Beijing names new HK boss

Top News | Michael Shum 14 Feb 2020

The Hong Kong and Macau Affairs Office chief, Zhang Xiaoming, has been demoted in a major reshuffle following Hong Kong's seven-month unrest, and will be replaced by a close ally of President Xi Jinping.

Zhang will be replaced by the hardline former Zhejiang chief, Xia Baolong, who was handpicked by Xi to head the office and gained prominence when he tore off crosses during a crackdown on Christian churches.

The 67-year-old Xia will become the office's director while keeping his position in the Chinese People's Political Consultative Conference as secretary general of the national committee.

Zhang was demoted to deputy to handle day-to-day operations.

The Liaison Office chief in Hong Kong, Luo Huining, and Macau chief Fu Ziying will also serve concurrently as the office's deputy chiefs for the first time.

Zhang's demotion follows Beijing's move in January to replace Wang Zhimin with Luo Huining as the head of its Hong Kong Liaison Office.

But Zhang will keep his rank as a provincial-ministerial level official, the State Council said in a statement.

Zhang's successor, Xia, served as Xi's deputy when Xi was Communist Party secretary of Zhejiang province from 2003 to 2007.

Willy Lam Wo-lap, a commentator on Chinese politics, said that Xia and Xi have maintained a close relationship and he thinks Xi will have more direct control over Hong Kong affairs in the future.

"I expect stricter control over Hong Kong after Xia takes office, as Xia was known for tearing crosses from the roof during the crackdown on Christian churches while he was the Communist Party chief of Zhejiang province, giving him a reputation as a hard-liner," Lam said. "Xi now has his proteges in place over Hong Kong for the first time," said Jean-Pierre Cabestan, a professor of political science at the Hong Kong Baptist University.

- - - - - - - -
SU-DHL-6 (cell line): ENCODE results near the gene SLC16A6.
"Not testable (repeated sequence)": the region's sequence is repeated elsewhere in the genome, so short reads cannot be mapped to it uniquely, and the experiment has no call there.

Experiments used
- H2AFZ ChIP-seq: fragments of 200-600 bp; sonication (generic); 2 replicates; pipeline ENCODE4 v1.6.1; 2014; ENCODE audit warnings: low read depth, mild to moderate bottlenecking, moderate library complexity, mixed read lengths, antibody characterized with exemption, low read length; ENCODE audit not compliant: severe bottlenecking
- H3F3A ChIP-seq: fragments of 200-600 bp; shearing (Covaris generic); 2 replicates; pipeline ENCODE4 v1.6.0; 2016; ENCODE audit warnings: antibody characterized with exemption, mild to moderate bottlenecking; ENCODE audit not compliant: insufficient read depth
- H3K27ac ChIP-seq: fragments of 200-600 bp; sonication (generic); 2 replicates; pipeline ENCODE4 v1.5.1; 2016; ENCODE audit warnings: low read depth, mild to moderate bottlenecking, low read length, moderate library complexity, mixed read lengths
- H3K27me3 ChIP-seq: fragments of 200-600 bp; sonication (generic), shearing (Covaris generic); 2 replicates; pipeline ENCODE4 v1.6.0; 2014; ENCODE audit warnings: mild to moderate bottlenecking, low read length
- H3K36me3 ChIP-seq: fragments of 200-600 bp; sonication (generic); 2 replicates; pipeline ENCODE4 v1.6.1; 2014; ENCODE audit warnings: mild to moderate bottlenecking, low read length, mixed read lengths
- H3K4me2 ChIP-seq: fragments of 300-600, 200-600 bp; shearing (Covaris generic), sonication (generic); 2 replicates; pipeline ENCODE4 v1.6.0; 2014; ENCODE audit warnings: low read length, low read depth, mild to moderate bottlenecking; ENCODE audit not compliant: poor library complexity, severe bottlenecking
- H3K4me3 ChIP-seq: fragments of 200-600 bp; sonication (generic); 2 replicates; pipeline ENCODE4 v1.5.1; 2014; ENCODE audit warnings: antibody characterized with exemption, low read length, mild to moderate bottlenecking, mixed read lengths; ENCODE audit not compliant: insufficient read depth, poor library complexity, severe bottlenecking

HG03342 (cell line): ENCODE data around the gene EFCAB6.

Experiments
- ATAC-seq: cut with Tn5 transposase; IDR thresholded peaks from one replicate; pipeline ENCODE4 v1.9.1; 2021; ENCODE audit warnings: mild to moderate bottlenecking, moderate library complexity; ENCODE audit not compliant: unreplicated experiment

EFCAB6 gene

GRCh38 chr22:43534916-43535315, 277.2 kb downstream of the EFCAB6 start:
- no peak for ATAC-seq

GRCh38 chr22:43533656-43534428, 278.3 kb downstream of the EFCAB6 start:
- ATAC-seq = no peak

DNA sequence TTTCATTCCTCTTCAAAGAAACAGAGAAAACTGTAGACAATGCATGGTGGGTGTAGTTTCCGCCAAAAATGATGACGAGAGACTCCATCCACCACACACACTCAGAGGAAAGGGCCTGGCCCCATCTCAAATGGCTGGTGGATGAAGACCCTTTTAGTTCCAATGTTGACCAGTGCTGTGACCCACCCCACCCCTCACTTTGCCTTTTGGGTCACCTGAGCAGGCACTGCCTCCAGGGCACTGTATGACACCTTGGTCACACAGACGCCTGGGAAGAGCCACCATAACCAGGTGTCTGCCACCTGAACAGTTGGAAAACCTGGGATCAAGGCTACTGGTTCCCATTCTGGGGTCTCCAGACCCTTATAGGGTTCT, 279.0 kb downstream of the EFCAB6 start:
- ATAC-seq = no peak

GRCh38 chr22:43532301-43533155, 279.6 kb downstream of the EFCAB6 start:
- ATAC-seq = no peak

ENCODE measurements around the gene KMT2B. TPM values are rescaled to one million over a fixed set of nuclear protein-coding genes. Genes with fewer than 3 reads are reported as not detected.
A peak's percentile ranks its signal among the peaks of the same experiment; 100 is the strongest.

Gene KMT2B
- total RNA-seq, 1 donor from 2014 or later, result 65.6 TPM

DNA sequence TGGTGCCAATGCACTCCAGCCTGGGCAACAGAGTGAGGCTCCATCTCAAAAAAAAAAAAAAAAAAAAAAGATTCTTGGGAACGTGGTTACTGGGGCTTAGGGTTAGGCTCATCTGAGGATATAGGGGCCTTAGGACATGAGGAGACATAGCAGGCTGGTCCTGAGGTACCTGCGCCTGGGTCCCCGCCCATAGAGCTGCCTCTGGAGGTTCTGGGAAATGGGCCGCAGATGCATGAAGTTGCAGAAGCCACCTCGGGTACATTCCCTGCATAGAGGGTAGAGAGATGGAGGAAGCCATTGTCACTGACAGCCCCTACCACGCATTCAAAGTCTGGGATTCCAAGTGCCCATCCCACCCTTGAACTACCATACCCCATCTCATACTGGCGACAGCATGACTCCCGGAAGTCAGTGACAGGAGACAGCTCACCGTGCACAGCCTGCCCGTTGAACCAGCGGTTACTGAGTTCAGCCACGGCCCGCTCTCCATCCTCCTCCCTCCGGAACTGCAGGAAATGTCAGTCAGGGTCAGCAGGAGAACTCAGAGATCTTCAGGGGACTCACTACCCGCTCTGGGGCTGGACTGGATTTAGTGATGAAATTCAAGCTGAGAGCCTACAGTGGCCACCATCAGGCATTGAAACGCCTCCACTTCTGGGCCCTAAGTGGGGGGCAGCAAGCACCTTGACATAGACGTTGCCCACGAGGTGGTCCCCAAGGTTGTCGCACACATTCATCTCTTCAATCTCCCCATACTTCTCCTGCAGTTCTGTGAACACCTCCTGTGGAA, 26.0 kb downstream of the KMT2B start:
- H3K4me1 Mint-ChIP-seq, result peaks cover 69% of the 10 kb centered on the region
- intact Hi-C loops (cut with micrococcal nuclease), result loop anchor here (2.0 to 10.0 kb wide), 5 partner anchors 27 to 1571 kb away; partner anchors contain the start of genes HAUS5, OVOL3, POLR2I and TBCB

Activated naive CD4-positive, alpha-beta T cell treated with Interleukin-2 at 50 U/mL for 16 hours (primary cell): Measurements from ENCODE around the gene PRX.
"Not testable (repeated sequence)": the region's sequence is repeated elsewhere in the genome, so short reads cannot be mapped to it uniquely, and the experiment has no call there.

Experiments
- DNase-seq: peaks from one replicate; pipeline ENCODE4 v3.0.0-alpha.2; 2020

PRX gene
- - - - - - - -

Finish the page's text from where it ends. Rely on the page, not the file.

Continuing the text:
"While that may give Hong Kong face, it is certainly going to put Hong Kong under more political pressure," Cabestan said.

"Xia is not a moderate and he has shown himself to be a zealous servant of Xi Jinping. We can expect that to continue."

Sonny Lo Shiu-hing, also a commentator on China politics, said: "The reshuffling at this interesting moment may point to a deep distrust from Xi Jinping toward the former faction dealing with Hong Kong affairs."

"It's clear that Xi Jinping wants to have a clear grasp of the situation in Hong Kong - that's the major point," Lo added. "We'll probably see some adjustment in Chinese policy towards Hong Kong."

China watcher Bruce Lui Ping-kuen said: "This implies that all information will now go directly to Beijing, which shows that the central government blames the unrest on the execution of the policies, instead of the policy itself."

He added that the personnel change does not mean that the central government is more open-minded on Hong Kong governance, but stricter controls should be expected while measures become swifter and more vigorous.

The next step might possibly be reorganizing the SAR government, Lui said, which might include Chief Executive Carrie Lam Cheng Yuet-ngor, as her performance did not even meet the standard for mainland officials.

"What Lam had done is enough for her to step down 10 times from her position," Lui said.

Lam welcomed Xia as the new chief of the Hong Kong and Macao Affairs office: "It is a testimony to the importance the central government attaches to Hong Kong and Macau affairs," she said.

Pro-Beijing heavyweight Tam Yiu-chung echoed this, saying that Beijing is now attaching more importance to the two SARS. Tam said: "It is hard for me to guess what Beijing is thinking of, but when a top official takes up a job at a ministerial level, it obviously makes people feel that Beijing is taking Hong Kong and Macau affairs more seriously."

Tam added that making the head of the Liaison Office in both SARs deputies is to include both offices into the same structure, which in turn would lead to easier coordination between them.

Editorial: Reshuffle points to new HK policies

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